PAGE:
Nest Construction

A limited number of species that use fungi in the construction of their nests.

Lower Agriculture

Practiced by species in the majority of fungus-feeding genera, including those thought to retain more primitive features, which cultivate a wide range of fungal species in the tribe Leucocoprineae.

Coral Fungus Agriculture

Practiced by species in the Apterostigma pilosum species-group, which cultivate fungi within the Pterulaceae.

Yeast Agriculture

Practiced by species within the Cyphomyrmex rimosus species-group, which cultivate a distinct clade of leucocoprineaceous fungi derived from the lower attine fungi.

Generalized Higher Agriculture

Practiced by species in several genera of non-leaf-cutting "higher attine" ants, which cultivate a distinct clade of leucocoprineaceous fungi separately derived from the lower attine fungi.

Leaf-Cutter Agriculture

A subdivision of higher attine agriculture practiced by species within several ecologically dominant genera, which cultivate a single highly derived species of higher attine fungus.

Note that the farming habits of Mycetagroicus (4 species) are unknown. Also, while species of Pseudoatta (2 species) are closely related to the fungus-feeding genus Acromyrmex, they are social parasites, living in the nests of their hosts and are not actively involved in fungus growing. ‎



Mycetagroicus urbanus head.jpgMycetagroicus urbanus profile.jpgMycetagroicus urbanus dorsal.jpg


The following information is derived from Barry Bolton's Online Catalogue of the Ants of the World.

  • urbanus. Mycetagroicus urbanus Brandão & Mayhé-Nunes, 2001: 657, figs. 17-23 (w.) BRAZIL.

Unless otherwise noted the text for the remainder of this section is reported from the publication that includes the original description.



Brandão and Mayhé-Nunes. 2001. Figure 20.
Brandão and Mayhé-Nunes. 2001. Figure 19.
Brandão and Mayhé-Nunes. 2001. Figure 22.
Brandão and Mayhé-Nunes. 2001. Figure 23.

TL 2.64; HL 0.91; HW 0.82; IFW 0.43; ScL 0.71; TrL 1.11; HfL 0.88. Color medium brown, gaster and frons darker. Short and scarce hairs all over the body, denser on appendages.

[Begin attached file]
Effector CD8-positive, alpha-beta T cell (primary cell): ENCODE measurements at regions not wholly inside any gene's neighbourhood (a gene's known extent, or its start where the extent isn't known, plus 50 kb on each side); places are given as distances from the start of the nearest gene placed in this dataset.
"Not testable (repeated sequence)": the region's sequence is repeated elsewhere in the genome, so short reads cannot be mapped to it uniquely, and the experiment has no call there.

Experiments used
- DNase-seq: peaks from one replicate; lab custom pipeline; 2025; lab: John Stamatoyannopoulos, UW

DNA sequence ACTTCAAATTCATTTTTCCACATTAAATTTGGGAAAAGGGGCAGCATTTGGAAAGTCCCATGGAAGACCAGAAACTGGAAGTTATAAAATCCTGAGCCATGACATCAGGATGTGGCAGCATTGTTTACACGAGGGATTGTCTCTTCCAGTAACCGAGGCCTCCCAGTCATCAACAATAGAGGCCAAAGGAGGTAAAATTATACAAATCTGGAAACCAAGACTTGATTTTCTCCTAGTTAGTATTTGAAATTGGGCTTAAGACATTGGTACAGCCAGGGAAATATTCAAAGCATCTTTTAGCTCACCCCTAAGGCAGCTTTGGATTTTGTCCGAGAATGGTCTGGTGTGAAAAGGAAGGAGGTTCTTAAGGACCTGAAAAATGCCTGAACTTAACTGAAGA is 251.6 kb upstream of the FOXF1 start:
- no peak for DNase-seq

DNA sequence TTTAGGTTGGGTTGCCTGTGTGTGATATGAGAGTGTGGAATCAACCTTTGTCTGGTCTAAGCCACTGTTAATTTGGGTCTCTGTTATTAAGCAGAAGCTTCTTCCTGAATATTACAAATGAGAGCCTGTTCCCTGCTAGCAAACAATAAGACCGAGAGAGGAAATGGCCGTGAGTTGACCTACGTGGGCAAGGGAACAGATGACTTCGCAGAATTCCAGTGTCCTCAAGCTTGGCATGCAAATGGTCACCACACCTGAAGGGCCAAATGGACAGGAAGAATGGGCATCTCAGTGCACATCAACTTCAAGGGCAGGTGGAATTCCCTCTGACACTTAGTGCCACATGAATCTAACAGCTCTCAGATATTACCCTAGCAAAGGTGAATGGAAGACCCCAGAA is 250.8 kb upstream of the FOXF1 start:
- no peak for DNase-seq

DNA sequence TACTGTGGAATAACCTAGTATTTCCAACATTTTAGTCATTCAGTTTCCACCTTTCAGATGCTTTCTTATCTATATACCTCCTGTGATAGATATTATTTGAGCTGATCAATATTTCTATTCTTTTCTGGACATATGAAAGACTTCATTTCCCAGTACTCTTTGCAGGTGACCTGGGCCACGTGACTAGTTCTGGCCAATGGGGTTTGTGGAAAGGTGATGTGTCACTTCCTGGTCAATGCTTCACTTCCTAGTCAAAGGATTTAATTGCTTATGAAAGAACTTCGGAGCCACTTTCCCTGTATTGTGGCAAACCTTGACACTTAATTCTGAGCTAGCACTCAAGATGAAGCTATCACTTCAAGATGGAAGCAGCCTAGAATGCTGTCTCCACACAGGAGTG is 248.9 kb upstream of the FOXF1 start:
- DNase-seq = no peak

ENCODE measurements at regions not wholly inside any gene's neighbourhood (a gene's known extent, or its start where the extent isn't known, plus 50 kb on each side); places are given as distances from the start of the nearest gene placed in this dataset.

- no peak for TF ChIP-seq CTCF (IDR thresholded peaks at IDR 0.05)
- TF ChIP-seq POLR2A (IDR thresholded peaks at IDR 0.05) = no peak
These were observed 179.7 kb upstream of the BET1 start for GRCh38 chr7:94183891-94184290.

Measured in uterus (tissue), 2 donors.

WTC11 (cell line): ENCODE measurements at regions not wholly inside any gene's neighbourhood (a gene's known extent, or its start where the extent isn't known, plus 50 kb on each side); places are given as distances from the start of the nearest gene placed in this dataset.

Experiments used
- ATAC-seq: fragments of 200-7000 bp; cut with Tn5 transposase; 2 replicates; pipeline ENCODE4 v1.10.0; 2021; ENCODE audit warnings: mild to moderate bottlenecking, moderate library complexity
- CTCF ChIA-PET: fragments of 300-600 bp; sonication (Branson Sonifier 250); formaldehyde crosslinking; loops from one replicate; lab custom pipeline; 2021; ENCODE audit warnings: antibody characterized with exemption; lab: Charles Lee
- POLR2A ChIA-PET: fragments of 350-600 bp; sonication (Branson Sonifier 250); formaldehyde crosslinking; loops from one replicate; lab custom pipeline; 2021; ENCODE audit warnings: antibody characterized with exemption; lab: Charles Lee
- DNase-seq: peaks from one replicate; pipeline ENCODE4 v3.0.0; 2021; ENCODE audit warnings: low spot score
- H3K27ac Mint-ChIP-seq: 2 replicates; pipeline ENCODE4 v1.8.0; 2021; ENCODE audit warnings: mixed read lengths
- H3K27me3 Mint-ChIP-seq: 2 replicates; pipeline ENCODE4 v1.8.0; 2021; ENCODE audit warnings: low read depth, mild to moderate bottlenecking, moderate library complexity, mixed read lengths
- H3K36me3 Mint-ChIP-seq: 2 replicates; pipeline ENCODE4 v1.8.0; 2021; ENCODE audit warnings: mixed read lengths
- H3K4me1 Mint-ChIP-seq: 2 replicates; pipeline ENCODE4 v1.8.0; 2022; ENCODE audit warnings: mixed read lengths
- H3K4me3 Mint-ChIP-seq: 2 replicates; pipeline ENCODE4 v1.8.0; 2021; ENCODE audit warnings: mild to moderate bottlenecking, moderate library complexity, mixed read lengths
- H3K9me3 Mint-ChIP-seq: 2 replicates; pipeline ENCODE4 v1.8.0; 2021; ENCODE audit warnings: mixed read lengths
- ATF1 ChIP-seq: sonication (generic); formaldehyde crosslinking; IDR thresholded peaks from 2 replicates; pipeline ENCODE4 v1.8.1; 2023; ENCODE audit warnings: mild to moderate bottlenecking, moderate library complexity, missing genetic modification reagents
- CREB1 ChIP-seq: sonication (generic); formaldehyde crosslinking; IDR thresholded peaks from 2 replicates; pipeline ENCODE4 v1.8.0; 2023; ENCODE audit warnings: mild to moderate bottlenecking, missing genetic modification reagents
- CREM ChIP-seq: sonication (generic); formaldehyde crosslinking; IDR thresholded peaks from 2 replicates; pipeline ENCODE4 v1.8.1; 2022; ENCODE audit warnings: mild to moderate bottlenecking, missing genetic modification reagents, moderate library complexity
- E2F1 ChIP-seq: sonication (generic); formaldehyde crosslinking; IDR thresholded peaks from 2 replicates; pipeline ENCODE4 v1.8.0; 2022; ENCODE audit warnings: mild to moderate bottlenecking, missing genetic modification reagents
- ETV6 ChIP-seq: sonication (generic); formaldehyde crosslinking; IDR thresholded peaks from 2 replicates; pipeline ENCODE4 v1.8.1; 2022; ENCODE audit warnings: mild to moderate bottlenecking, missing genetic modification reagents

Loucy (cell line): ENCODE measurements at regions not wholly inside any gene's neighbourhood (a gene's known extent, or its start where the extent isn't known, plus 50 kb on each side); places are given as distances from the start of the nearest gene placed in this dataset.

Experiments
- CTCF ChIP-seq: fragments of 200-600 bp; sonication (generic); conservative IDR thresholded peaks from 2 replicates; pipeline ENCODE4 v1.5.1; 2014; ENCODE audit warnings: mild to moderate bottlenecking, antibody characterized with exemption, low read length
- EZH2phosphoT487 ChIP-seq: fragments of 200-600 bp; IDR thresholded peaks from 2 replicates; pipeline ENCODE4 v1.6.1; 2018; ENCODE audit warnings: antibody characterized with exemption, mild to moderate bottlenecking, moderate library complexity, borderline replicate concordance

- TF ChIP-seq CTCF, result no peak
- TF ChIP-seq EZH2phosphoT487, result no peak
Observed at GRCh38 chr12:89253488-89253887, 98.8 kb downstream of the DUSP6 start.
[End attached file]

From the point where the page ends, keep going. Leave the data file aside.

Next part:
Head. Dorsal surface of the mandibles not so strongly sculptured as in the other species (some 20 rugulae in a straight line perpendicular to the mandible, at midlength), fading but not ending in a straight line as in M. cerradensis, each rugula blending with the superficial texture of the mandibles near the smooth flange at the masticatory margin. Masticatory margin of the mandible with an apical tooth and 6 sub-apical irregular teeth, the 3 apical ones rounded and more spaced, while the 3 basal ones are more prominent and closer to each other: outer border straight from the apical tooth level of the second basal tooth. Clypeus lateral regions near the base of frontal lobes without projections. Frontal area inconspicuous. Frontal lobes rounded, their largest width posterior to the antennal insertions. Frontal carinae slightly sinuous, fading well before reaching the occiput. Eyes with 10 facets across the greatest diameter. Antennal scapes surpassing the occipital margin by 1/6 of its chord length when laid back over the head as much as possible. Only funicular segments I and VIII-X longer than broad, the other subequal to each other.

Alitrunk. Lateral pronotal spines scarcely projecting from pronotal lateral margin, irregular in shape; pronotum with a pair of short but conspicuous median spines; antero-inferior corners angulated, Mesonotum with a median projection as a relatively high conical protuberance. microscopically tuberculated. Metanotal groove relatively narrow and deeply impressed. Opening of propodeal spiracle almost rounded in side view.

Petiole, postpetiole and gaster. Dorsum of petiole with two low longitudinal ridges; in lateral view, triangular and acute; the node proper, as seem from above, slightly broader than long. Postpetiole slightly longer than broad in dorsal view; the posterior margin projected above the level of the postpetiole dorsum, in lateral view. Gaster hair pits as irregularly distributed as in M. triangularis, without dorsal keels.

Type Material

Holotype: Worker BRAZIL, Sao Paulo State: Sao Paulo (23° 32' S, 46° 37' W). (Parque do) Ibirapuera, 10.x.1943, C. R. Goncalves leg. (# 482 on Goncalves’s notebook), deposited at Museu de Zoologia da Universidade de Sao Paulo. Paratypes: 6 workers, same data as halo type (3 MZSP- one prepared for SEM: 1 Instituto de Biologia Universidade Federal Rural do Rio de Janeiro, 1 National Museum of Natural History, 1 The Natural History Museum).


We have chosen the Latin name urbanus because the only known sample of this species was collected at the main public park within Sao Paulo city.


References based on Global Ant Biodiversity Informatics

  • Brandão C. R. F., and A. J. Mayhé-Nunes. 2001. A new fungus-growing ant genus, Mycetoagroicus gen. n., with the description of three new species and comments on the monophyly of the Attini (Hymenoptera: Formicidae). Sociobiology 38: 639-665.
  • Klingenberg, C. and C.R.F. Brandao. 2005. The type specimens of fungus growing ants, Attini (Hymenoptera, Formicidae, Myrmicinae) deposited in the Museu de Zoologia da Universidade de Sao Paulo, Brazil. Papeis Avulsos de Zoologia 45(4):41-50